L33t (pronounced "leet") is an Internet language that uses numbers in place of letters, sometimes using a combination of numbers to replace all letters in a word. Leet is derived from the word elite (3£173, €£¡7€) and English-based.
Today, l33t is used as a method of showing that one is familiar with computers and Internet culture. However, it would be best that Old People refrain from communicating through this language. In addition to using numbers and symbols for letters, l33t has created some of its own words and suffixes. They are...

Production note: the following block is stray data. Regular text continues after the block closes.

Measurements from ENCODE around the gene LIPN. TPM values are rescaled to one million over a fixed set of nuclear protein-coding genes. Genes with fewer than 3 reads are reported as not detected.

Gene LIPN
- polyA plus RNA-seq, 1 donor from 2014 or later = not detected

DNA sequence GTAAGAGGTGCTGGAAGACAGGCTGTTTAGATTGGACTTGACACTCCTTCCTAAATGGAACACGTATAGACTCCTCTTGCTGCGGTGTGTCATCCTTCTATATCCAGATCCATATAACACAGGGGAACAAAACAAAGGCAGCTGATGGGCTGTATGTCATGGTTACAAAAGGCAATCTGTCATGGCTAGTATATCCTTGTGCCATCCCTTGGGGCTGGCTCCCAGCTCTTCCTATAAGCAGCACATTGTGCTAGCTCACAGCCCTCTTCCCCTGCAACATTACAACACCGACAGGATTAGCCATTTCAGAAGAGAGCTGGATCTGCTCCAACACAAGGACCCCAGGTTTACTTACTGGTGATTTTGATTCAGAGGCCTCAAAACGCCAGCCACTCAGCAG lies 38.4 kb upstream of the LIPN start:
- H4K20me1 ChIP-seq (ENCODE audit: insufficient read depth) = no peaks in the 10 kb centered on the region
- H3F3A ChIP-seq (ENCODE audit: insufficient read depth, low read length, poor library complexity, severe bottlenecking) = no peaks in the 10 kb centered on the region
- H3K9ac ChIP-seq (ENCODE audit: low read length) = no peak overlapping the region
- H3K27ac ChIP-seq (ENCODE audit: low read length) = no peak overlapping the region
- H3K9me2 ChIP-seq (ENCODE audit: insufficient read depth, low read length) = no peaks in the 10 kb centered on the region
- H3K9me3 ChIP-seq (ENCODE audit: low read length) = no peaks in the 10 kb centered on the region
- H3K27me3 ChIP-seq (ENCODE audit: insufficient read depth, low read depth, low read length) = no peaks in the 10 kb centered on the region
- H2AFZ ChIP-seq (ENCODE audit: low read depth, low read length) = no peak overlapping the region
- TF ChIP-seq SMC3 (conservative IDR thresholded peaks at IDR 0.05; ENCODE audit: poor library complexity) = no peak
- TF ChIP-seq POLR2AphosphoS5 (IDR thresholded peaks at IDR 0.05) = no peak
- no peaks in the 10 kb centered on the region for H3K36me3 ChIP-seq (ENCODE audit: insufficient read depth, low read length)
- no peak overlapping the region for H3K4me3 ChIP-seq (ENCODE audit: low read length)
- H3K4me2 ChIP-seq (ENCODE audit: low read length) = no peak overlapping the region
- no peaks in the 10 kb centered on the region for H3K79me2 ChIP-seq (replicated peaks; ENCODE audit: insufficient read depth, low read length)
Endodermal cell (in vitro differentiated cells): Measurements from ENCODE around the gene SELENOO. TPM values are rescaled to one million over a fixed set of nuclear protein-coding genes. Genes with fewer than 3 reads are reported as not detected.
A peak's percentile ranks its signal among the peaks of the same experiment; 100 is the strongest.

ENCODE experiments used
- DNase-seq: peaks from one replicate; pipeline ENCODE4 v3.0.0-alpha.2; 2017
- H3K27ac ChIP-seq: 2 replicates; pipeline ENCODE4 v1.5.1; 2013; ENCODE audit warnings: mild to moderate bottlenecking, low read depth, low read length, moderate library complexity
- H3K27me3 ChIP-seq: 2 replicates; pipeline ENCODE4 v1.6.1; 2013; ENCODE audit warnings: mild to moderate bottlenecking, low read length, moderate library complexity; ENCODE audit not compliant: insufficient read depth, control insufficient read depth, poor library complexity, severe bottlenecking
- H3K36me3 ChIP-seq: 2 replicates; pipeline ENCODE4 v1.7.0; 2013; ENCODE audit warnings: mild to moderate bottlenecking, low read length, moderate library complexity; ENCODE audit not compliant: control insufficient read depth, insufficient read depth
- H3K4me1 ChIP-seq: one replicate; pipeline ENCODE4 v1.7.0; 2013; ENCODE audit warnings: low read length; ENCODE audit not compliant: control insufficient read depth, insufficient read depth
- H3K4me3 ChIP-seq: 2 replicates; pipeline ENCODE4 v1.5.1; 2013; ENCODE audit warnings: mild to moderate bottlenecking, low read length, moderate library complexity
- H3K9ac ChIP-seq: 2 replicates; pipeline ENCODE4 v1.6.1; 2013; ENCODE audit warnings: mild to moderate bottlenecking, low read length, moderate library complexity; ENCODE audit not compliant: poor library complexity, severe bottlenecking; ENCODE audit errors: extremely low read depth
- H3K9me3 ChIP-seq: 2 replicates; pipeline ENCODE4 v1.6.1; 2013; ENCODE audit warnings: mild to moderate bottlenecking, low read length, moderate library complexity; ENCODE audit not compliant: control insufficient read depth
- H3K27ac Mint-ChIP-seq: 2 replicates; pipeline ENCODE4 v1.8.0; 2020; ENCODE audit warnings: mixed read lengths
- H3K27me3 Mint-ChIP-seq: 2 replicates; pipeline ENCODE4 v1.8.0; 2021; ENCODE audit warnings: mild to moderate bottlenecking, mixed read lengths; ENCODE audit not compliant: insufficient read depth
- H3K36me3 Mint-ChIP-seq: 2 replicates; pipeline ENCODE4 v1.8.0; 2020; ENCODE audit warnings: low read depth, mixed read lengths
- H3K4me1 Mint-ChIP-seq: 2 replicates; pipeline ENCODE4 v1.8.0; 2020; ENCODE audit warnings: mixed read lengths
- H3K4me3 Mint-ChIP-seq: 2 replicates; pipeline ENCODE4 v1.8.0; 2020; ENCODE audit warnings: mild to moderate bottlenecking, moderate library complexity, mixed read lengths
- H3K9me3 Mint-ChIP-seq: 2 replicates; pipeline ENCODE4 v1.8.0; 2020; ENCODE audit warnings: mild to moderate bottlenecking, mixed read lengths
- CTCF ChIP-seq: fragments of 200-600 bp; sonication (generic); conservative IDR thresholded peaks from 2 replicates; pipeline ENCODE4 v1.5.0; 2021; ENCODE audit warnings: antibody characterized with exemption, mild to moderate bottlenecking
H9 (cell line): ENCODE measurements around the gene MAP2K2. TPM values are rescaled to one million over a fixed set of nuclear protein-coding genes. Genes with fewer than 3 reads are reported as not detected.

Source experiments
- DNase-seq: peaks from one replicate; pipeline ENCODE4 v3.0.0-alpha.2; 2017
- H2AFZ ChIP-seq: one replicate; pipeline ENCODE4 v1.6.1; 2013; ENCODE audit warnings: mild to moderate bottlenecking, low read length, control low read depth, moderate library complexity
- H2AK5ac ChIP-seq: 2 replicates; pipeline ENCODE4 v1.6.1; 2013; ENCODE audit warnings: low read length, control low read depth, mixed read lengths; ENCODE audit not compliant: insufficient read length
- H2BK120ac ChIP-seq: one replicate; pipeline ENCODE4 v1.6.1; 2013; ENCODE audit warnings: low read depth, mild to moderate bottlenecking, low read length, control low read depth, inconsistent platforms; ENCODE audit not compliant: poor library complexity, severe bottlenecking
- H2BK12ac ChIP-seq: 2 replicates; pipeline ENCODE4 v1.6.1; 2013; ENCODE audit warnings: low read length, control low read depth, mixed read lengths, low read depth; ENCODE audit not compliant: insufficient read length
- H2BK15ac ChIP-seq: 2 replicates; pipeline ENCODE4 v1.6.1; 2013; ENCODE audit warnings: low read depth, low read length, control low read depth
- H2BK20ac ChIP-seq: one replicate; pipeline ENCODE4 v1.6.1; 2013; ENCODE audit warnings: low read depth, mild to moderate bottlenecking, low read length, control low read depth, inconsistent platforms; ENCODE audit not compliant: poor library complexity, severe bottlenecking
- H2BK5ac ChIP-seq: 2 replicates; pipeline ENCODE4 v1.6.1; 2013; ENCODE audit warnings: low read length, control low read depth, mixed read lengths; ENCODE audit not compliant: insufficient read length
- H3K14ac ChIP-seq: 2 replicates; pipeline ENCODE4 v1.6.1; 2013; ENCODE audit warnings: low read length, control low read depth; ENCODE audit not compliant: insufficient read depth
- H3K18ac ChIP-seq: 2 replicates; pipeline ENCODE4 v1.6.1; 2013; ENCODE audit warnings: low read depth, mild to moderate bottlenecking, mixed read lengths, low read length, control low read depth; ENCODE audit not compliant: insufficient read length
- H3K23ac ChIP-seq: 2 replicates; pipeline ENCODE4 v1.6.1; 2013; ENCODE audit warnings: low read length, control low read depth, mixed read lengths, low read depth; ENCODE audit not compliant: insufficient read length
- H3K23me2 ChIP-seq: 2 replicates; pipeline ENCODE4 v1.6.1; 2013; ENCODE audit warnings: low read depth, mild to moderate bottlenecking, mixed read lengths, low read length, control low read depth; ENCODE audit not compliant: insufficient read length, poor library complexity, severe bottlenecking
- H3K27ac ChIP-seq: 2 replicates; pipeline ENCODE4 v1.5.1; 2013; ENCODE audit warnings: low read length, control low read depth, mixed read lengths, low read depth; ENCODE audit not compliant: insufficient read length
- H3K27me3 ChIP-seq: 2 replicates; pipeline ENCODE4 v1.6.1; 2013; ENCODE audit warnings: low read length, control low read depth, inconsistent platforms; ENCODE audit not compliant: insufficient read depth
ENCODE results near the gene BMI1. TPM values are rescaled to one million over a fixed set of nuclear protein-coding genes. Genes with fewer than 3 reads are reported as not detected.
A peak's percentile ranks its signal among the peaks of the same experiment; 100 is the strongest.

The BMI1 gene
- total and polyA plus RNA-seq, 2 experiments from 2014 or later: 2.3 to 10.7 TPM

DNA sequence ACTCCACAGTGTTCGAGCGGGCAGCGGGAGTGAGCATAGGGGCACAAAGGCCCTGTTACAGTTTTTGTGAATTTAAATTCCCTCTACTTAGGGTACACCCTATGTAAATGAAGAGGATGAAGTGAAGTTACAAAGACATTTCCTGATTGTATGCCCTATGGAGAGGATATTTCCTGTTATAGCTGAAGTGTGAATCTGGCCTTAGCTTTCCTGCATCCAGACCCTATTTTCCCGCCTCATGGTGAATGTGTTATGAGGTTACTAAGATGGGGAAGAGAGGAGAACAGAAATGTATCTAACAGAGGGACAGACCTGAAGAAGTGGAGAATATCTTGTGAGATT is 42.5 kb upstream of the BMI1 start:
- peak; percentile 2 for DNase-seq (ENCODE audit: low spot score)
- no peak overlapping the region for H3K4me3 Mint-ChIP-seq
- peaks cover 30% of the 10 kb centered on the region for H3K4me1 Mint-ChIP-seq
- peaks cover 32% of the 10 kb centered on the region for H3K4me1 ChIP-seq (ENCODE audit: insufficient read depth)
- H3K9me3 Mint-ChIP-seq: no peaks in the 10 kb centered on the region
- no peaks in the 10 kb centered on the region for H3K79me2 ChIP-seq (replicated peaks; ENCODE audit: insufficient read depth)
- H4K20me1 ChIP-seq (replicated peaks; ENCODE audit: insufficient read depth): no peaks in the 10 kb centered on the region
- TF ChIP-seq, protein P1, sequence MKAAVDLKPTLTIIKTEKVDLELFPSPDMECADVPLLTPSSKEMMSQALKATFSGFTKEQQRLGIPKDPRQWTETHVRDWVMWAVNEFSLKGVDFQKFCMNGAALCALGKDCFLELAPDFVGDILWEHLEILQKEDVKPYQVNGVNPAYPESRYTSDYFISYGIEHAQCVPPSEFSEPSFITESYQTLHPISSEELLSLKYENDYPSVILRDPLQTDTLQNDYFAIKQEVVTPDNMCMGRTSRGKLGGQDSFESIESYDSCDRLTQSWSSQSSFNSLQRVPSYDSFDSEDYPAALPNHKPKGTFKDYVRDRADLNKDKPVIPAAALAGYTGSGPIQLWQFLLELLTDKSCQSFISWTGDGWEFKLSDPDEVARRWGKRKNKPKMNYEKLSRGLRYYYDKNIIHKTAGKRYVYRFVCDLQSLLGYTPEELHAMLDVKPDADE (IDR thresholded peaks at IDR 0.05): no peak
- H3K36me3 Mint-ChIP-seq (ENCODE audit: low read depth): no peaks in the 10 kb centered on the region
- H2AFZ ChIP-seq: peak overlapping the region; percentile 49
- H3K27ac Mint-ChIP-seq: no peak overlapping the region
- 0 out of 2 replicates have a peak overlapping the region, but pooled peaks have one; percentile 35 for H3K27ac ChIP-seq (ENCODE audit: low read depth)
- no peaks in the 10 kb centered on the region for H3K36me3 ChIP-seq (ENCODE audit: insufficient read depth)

-age is used in the same way it would be in the English language, but with more veracity.
'd and "t" for "-ed"
Ex: pwnd or pwnt
The essence of [something]. -ness is used in the same way it would be in the English language, but with more fervor, and with words that are not commonly accepted of having -ness as a suffix.
-xor and -zor for "r" or "er"
Ex: roxor (roxxor), suckzor (usually for "sucks" not "sucker")
This is used as emphasis. Ex: r0ckz0rz, lolzorz
n00b, a "newbie" or inexperienced person (an Old Person)
pwn (pronounced "pown", not "pween"), "to own" (in the slang sense of owning something) or dominate
warez software, usually pirated
Here are some examples of words with their l33t translation:
xor, Urban Dictionary
zorz, Urban Dictionary
Vocabulary Lesson: W00t!